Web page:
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Memo from the Editor: Share!


Enter our Doctors' Writing Contest 2003


Memo From The Editor


Marianne Dekker Mattera

How often did your mother say that to you when you were a child? How often have you said it to your own kids? Well now, I'm saying it to you. Not as a command, but as a plea. I'm asking you to share your experiences with your colleagues.

To be sure, you do that every day in phone consultations, hallway conferences, and over a cup of coffee. In fact, much of the progress in medicine comes through sharing—ideas, knowledge, results of clinical studies. Progress in the business side of medicine comes through sharing, too.

Maybe you've figured out a way to work smarter. Or managed to get through a thorny personnel problem so that everyone was happy. Or came up with a practically foolproof way to boost patient compliance. Or made it through a malpractice ordeal that taught you some hard lessons. Or learned a particularly telling lesson from a special patient.

Your life lessons and practice triumphs can be instructive to your colleagues.

And we have the perfect way for you to share them: Enter our Doctors' Writing Contest 2003. There's still plenty of time to get your submission in before the Oct. 31 deadline.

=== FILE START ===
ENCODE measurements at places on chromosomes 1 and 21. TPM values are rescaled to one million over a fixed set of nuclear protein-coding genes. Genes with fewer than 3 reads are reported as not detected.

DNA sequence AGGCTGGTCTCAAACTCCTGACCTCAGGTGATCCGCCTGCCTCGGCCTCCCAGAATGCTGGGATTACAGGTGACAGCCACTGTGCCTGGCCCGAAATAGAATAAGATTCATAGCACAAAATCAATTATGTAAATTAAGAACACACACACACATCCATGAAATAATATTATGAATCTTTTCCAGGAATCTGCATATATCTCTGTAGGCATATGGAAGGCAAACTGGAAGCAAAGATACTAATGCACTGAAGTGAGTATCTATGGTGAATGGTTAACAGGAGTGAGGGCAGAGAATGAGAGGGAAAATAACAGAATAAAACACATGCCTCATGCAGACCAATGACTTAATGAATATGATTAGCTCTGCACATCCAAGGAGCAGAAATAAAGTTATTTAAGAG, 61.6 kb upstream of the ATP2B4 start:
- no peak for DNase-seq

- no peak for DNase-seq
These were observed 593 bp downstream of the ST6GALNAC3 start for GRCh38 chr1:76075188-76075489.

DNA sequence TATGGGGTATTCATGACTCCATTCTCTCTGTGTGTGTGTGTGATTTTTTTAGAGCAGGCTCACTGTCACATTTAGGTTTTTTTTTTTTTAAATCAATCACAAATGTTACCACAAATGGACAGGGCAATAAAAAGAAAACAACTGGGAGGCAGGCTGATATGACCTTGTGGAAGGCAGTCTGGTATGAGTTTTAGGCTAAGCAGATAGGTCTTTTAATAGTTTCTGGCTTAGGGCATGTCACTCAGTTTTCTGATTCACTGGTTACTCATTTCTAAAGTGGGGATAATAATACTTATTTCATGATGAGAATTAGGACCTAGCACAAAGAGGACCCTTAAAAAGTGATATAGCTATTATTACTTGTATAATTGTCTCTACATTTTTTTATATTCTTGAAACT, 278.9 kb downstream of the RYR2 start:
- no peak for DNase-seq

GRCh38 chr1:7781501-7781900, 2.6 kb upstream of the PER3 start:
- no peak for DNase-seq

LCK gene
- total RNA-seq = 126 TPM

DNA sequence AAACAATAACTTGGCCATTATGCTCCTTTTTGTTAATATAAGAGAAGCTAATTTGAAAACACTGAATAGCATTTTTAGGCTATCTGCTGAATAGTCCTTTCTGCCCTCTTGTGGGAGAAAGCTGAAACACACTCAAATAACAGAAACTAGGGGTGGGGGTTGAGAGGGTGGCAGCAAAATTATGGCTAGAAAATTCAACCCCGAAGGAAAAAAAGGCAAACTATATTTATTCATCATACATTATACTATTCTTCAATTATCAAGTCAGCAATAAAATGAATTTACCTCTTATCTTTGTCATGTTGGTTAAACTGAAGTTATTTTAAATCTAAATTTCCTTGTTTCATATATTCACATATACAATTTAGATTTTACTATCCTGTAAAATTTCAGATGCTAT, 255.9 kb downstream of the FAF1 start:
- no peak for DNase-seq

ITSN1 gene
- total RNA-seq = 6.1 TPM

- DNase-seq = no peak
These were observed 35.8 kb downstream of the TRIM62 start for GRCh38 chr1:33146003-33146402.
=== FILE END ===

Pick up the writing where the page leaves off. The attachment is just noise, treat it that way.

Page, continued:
All the rules, a list of the prizes (up to $6,000 for a vacation anywhere in the world as the Grand Prize), and a few more examples of the sort of topics you might consider are spelled out on our Web site.

Cowed by the idea of setting words on paper? Don't be. You've written hundreds of papers, starting in about the sixth grade! But instead of going to the library to do research for the paper, you'll be looking at your own life, your own practice.

Once you've decided on a topic, all you need to do is tell your story. Don't worry about a catchy opening or whether the article flows perfectly. Sprucing up the writing is our job. Just pretend you're telling your experiences to a friend or a close colleague. Write the way you talk. Not only will that help the story flow, but you'll be more comfortable and the story will sound more believable, be more entertaining.

And that's what we're looking for—believability, information your colleagues can relate to that will help them do their jobs better or live their lives better.

How long should your article be? When do you stop writing? There are two easy criteria: When the story is finished, and when you're tired of writing. I've always figured that if I'm tired of writing a piece, readers will be tired of it, too.

Above all, don't think you've got to write the perfect article. Sure, we'll pay you for it if we publish it. Sure, you might win one of the prizes. But remember, it's the ideas you have—the experiences you have—that we at the magazine can't possibly duplicate. We can shape your story into an "article." But only you can write it.


Marianne Mattera. Memo from the Editor: Share! Medical Economics Sep. 5, 2003;80:9.

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